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PLAYHOUSE DRAMA IS TRANSFORMED (article first published : 2004-05-6)

All is not doom and gloom at Durban’s Playhouse theatre complex – despite reports in recent months of ongoing union-driven picketing and ‘go-slow’ action, and of the recent forensic investigation into alleged irregularities of the organisation’s senior management during the years 2002 and 2003.

While the results of this investigation, initiated by the Council (Board) of the Playhouse Company, are submitted at its next meeting before being taken further, exciting signs of a Playhouse revival have steadily been taking shape on the ground.

“Things are looking up,” says Playhouse Artistic Director Linda Bukhosini, who has proved a positive force within the company since her appointment last December. “We have had a terrific response of no less than 94 proposals from the Durban theatre community to our call for productions to be mounted in association with the Playhouse over the coming year. Full details of the final selection will be released soon, once the selection process has taken place,” says Bukhosini.

Meanwhile, after more than a decade, the onetime state-of-the-art Playhouse Drama Theatre has once again been given a chance to show its versatility.

When agreement was reached for Shades of Marguerite Poland to be presented with support from The Playhouse Company, the show’s producer Peter Gardner of Troubadour Productions made a request that the Drama be re-arranged in its theatre-in-the-round format.

This request was greeted with understandable sceptism from the Playhouse technical and maintenance staff as the last time the theatre had been used in this configuration was with The Dream in 1992 – and, before that, in productions such as Superbike, Richard III and Equus. It was felt that the mechanism had fallen into disuse as it had not even been serviced for more than a decade.

“The section of the drama floor involved is operated by four or six screw-jacks under the platform, all driven by one geared motor. This motor drives the individual screw-jacks via flexible prop shafts, ensuring that the entire level is lifted consistently and at the same pace throughout the operation which takes about a minute,” says Peter Gardner.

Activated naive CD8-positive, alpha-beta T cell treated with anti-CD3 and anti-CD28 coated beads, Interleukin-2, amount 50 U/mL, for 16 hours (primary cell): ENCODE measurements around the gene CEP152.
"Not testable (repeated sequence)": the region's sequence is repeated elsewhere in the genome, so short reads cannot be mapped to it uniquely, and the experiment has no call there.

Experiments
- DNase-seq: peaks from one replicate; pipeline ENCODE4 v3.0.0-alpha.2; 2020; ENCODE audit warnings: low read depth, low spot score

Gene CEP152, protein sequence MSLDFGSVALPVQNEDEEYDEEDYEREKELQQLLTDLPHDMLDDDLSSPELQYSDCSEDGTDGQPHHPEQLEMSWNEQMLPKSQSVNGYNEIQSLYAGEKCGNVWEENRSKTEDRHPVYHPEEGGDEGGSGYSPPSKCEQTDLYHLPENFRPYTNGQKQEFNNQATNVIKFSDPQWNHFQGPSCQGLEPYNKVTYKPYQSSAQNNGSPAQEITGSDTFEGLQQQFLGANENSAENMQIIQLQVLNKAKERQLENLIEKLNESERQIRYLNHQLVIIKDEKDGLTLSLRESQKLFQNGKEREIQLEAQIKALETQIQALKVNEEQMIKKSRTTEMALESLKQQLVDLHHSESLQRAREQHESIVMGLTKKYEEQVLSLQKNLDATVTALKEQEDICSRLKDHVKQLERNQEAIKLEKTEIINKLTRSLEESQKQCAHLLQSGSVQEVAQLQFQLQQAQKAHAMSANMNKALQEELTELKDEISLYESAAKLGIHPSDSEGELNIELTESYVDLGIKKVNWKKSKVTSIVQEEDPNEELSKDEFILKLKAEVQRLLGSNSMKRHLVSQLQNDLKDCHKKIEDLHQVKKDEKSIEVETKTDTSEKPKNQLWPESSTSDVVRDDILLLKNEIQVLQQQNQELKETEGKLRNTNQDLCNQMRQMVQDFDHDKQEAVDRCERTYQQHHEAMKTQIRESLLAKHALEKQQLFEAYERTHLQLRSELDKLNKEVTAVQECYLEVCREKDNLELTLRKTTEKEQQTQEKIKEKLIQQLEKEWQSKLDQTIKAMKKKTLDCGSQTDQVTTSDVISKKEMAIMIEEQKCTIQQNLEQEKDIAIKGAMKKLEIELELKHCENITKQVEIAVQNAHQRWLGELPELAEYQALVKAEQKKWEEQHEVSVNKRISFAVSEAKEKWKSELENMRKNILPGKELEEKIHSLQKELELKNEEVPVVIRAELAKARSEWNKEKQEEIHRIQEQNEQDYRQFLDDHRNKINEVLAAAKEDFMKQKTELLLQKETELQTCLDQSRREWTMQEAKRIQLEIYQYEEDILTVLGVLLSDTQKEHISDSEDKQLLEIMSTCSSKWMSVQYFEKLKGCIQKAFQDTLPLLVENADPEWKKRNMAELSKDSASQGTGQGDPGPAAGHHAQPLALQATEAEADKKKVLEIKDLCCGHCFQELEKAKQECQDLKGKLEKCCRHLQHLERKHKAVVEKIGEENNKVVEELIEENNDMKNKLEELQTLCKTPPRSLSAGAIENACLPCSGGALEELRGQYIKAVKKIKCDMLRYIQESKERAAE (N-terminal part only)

“Sadly, whilst installing such a fantastic facility as the lifting section of the Drama auditorium some 20 years ago, inadequate thought was given to a similar separate section in order to raise and lower the orchestra pit (unlike in the Opera). This meant that the Drama pit section has to be manually raised and reconstructed prior to the uplifting of the auditorium section and its turnaround. This was a major labour-intensive project and my thanks and congratulations go to all involved.”

There were a few stumbling blocks as platforms, which had comfortably settled into their current placings over years of inactivity, resisted being moved. However, the Playhouse technical team accompanied by adhoc workers refused to be defeated, pulling and shoving until the sections of seats lifted onto the Drama stage and were rolled into their positions.

The transformation was an eye-opener for Henry Paul, one of the production managers of the Playhouse, who has been with the company for 16 years: “In the past, I mainly worked on the big musicals, so this is a first for me. I love challenges and it was very exciting for everyone – we all held our breath to see whether the mechanism would actually operate after 12 years and when it did – Hallelejah!

“My team felt that it was something of a challenge. They felt excited and got even more enthusiastic when the mechanism kicked in and the seats lifted - and what had seemed an impossible idea worked!”

The cast of “Shades of Marguerite Poland”, which includes Edwin Khumalo, Stacey Taylor, Thomie Holtzhausen, Clinton Marius, Jabulani Msomi and the show’s director, Caroline Smart, were equally excited.

“When working on Marguerite Poland’s extensive and sweeping novel, Patrick Collyer and I created this dramatic exploration specifically to allow the audience members to feel part of the dramatic process,” says Caroline Smart. “Youngsters nowadays are exposed to immediate drama through reality TV shows, internet chat rooms and sms communication. I am delighted that everyone involved has gone the extra mile so that the learners will be able to enjoy this production in one of the finest venues in the country.”

Performances for schools will run from May 10 to 21 at 09h00 and 12h00 and the show’s running time is approximately one hour. There will be an evening performance on May 14 at 19h00, which the public is welcome to attend. Tickets R20 per learner (R30 public). To book contact Margie Coppen on 031 266 7892 or 083 251 9412.




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